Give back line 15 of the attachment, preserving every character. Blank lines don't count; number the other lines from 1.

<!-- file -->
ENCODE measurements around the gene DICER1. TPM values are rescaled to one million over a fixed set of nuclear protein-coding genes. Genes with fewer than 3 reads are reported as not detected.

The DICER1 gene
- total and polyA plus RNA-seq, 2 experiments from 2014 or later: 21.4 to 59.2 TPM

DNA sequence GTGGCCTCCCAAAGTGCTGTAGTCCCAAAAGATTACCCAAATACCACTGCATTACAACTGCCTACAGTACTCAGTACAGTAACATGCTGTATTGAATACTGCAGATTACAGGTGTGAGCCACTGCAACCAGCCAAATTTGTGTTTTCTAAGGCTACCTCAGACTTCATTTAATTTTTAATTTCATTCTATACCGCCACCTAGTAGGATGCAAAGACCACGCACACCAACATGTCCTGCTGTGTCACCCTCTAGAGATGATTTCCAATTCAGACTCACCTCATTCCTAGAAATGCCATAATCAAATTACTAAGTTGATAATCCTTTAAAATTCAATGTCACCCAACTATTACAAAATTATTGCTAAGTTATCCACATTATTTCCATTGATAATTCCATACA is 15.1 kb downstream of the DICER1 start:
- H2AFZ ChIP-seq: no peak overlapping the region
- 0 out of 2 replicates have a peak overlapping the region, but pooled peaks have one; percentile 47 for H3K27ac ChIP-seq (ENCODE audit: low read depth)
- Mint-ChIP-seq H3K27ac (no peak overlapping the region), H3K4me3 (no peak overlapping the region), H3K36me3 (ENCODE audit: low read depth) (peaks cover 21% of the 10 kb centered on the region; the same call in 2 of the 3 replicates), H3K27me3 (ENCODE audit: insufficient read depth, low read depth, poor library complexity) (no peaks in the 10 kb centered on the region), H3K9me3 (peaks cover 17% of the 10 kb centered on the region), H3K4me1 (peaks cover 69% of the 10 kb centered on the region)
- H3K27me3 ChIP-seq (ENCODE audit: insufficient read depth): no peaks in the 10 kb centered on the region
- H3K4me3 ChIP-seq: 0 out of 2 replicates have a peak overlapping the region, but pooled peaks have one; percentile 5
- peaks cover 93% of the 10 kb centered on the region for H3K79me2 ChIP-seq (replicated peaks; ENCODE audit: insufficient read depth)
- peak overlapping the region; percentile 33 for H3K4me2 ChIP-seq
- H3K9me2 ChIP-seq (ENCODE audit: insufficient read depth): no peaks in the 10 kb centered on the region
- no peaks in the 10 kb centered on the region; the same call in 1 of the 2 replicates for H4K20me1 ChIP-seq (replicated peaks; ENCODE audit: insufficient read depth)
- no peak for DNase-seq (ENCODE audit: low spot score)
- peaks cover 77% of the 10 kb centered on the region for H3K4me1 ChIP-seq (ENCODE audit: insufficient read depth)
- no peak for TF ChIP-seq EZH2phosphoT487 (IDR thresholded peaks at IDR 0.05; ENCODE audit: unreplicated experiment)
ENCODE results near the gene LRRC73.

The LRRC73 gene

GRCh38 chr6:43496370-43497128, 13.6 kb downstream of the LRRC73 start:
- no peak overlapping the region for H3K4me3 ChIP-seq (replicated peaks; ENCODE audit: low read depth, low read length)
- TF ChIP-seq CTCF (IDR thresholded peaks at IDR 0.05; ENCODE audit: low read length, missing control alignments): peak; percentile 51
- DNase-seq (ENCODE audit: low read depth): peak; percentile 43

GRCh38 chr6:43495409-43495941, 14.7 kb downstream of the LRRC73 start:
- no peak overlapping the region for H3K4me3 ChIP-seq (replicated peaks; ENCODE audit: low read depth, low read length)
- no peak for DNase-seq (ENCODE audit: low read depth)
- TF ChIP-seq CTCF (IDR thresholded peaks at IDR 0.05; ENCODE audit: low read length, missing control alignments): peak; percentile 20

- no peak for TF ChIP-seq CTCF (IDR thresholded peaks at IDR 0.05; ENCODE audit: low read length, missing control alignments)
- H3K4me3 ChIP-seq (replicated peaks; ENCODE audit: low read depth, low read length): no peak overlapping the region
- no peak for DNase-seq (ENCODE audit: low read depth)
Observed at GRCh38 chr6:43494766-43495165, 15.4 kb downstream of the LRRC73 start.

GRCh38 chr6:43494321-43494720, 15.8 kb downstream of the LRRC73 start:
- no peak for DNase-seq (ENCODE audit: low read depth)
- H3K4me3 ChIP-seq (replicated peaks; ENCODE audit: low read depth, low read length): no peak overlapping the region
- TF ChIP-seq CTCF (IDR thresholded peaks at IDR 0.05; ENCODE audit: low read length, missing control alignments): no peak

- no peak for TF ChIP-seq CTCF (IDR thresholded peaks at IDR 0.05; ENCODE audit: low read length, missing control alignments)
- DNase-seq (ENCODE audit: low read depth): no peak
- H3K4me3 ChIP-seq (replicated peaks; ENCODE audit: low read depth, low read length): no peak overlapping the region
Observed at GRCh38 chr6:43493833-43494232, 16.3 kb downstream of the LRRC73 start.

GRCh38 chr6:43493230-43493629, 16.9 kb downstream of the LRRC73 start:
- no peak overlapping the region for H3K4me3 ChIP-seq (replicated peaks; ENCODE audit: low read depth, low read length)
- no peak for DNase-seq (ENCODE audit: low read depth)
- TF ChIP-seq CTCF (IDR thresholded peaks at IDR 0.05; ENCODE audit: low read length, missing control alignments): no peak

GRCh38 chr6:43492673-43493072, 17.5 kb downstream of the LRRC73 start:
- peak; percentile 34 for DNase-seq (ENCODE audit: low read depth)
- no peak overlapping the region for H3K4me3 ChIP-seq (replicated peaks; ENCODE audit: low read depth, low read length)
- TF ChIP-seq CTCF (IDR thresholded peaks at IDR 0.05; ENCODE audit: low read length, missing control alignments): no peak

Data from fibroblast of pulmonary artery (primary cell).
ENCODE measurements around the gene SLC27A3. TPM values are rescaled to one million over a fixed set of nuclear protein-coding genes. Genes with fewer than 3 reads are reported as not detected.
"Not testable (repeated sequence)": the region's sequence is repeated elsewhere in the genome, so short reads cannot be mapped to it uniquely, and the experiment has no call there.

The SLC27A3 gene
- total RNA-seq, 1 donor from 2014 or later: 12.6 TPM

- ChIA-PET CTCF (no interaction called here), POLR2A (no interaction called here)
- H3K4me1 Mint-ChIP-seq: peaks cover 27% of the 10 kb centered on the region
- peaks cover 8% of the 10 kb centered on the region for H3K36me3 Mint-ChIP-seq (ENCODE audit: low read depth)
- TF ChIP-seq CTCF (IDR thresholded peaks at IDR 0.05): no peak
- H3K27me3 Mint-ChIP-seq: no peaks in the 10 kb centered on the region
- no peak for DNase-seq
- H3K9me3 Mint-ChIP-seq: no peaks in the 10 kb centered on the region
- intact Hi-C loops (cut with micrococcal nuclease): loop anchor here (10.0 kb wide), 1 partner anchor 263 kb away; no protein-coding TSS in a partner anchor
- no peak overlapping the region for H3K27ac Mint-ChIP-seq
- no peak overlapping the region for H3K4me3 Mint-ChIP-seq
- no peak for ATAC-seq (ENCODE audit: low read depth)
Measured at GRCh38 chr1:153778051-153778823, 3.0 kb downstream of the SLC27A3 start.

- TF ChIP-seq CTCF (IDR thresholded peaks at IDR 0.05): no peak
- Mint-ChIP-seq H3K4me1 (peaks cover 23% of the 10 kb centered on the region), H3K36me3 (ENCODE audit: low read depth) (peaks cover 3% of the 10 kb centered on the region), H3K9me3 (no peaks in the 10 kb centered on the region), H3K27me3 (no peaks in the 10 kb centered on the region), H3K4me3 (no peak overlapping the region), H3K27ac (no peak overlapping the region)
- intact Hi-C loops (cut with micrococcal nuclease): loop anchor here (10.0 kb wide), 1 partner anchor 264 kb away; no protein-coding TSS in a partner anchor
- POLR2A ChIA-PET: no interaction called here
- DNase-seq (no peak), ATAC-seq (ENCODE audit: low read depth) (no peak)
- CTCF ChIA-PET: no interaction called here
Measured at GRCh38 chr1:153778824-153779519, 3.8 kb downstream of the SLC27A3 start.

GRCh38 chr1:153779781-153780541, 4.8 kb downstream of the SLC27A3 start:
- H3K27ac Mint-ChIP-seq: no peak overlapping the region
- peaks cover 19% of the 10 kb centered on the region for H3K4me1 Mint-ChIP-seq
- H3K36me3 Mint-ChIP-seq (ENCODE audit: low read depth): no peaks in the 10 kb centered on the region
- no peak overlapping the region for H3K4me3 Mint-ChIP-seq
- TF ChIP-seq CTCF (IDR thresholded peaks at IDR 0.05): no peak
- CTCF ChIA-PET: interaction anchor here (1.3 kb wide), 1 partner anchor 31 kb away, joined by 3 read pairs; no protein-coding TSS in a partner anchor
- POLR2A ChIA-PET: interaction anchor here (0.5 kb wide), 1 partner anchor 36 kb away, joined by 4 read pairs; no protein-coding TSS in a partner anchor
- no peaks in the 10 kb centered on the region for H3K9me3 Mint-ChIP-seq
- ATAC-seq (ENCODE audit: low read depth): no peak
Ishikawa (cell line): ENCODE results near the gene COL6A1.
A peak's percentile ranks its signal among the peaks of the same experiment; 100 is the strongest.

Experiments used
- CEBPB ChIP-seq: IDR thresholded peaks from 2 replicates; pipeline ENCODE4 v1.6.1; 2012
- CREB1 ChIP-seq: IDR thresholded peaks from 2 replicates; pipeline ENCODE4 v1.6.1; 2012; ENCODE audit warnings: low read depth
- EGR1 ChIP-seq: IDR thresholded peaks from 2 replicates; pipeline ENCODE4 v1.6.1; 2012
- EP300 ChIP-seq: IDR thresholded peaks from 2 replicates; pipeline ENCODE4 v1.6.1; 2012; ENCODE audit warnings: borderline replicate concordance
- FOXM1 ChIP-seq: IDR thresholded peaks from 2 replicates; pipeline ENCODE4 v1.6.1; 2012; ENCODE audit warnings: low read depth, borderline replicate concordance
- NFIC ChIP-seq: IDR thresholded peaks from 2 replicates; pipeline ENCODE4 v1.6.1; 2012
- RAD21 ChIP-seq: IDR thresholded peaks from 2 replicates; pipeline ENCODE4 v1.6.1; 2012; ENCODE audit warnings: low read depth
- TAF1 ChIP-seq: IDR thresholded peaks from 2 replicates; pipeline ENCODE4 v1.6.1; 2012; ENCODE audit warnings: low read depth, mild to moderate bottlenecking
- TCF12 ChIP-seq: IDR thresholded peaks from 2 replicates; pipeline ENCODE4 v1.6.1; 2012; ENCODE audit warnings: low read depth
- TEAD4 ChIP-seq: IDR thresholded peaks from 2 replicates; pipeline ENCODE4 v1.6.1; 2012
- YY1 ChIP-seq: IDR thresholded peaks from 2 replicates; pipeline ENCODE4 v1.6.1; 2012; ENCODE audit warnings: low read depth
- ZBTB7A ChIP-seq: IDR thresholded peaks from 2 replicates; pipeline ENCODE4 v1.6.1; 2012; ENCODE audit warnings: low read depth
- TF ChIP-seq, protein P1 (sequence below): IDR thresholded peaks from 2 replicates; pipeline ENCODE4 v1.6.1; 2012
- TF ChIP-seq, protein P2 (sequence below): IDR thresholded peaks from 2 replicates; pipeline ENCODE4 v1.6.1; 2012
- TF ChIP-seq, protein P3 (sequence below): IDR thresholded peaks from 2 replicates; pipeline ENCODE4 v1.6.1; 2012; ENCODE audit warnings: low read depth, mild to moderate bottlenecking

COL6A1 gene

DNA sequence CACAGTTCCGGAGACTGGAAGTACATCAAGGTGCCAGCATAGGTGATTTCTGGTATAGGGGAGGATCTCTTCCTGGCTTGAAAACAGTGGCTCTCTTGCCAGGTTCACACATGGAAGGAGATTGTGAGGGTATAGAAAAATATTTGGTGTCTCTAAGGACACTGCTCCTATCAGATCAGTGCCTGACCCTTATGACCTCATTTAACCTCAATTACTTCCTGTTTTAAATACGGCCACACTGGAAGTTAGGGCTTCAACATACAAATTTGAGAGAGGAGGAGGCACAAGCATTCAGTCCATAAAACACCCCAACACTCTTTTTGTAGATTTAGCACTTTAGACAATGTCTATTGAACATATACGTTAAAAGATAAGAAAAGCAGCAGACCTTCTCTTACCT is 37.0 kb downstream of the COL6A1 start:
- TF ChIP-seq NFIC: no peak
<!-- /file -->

- peaks cover 77% of the 10 kb centered on the region for H3K4me1 ChIP-seq (ENCODE audit: insufficient read depth)